Over the last three years MBARI engineers have developed a new class of autonomous underwater vehicles (AUVs) to support chemical and biological sensing missions covering ranges of 1,000 kilometers or more. The size and power consumption of desired chemical and biological sensors precluded the use of existing long-range gliders, and the endurance requirement precluded the use of more traditional propeller-driven AUVs. The concept for the new vehicle was a highly energy efficient propeller-driven AUV capable of operating at speeds between 0.5 and 1.0 meters per second. The new vehicle, named Tethys, conducted its first brief autonomous mission in December 2009, just offshore of Moss Landing.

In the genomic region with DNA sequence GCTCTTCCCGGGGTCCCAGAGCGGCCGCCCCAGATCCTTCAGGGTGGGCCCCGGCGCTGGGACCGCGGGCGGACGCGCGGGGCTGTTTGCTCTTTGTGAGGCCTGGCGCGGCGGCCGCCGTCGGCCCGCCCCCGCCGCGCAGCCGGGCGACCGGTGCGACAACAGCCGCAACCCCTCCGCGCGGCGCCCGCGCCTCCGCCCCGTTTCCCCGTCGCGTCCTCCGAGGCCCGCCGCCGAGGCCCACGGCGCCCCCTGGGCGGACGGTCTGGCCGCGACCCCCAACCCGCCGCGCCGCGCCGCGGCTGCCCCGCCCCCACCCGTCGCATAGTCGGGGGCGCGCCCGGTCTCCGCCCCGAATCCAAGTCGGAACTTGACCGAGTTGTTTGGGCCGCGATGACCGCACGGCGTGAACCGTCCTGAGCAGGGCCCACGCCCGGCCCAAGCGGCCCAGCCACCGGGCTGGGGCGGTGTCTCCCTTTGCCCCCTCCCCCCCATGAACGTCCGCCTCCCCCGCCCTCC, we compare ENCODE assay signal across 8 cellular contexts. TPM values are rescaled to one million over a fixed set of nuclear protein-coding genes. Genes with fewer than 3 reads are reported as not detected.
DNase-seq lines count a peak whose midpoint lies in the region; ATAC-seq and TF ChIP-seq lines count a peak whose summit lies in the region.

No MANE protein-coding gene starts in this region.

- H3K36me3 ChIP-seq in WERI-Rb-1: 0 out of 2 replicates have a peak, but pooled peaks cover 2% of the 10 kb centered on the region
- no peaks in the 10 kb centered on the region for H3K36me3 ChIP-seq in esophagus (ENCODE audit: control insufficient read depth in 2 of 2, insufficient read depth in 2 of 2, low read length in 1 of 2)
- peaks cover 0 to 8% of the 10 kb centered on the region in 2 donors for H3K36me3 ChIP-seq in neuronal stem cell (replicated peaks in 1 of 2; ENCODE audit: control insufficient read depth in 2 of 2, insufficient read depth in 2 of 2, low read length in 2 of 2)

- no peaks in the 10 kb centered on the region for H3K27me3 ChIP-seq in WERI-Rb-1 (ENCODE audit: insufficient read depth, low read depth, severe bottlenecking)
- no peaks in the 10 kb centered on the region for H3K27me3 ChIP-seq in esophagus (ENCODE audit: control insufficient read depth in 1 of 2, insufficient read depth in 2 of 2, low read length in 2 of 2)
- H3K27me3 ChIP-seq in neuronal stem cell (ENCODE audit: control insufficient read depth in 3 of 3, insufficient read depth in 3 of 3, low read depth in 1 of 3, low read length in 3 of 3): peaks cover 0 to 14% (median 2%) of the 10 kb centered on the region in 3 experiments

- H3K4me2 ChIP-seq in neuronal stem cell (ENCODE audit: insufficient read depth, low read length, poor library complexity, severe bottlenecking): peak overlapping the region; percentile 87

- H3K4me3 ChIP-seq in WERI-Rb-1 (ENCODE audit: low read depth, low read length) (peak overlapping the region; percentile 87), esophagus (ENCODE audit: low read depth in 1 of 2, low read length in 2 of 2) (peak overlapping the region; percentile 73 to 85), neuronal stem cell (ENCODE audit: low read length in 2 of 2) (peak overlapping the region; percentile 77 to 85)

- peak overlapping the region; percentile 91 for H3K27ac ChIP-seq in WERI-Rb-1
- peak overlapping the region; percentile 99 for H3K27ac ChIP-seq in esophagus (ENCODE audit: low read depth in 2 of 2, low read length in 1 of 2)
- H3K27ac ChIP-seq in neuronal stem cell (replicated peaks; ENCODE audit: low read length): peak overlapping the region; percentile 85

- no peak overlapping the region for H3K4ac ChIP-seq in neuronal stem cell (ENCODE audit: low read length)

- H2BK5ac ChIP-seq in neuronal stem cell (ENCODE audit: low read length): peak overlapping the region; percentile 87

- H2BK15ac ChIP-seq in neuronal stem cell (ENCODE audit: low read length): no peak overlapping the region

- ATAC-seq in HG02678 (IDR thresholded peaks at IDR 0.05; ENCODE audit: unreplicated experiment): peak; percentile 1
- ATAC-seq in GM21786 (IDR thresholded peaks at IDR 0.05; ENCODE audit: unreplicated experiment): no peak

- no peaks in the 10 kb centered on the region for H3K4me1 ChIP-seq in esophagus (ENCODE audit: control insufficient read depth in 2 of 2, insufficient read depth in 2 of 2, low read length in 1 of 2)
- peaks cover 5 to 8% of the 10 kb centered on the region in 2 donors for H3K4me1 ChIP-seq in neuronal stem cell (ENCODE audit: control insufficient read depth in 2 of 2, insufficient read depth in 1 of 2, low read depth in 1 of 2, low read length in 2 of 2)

The range and endurance of the new long-range AUV (LRAUV) greatly expands the types of observations and experiments possible with autonomous platforms. For instance, one of the institute’s AUVs carries a comprehensive suite of sensors out to MBARI’s M2 mooring and back. Tethys will carry a smaller, but still impressive suite of sensors 10 times farther, extending the reach of MBARI’s shore-launched AUVs into the California Current system. This will expand researchers' non-ship observational capability beyond the upwelling shadow, well into the oligotrophic (nutrient poor) ocean. This capability also provides a foundation for studying phytoplankton blooms from boom to bust, by providing a mobile platform which can survey a bloom continuously through the two weeks to month-long lifetime of a bloom.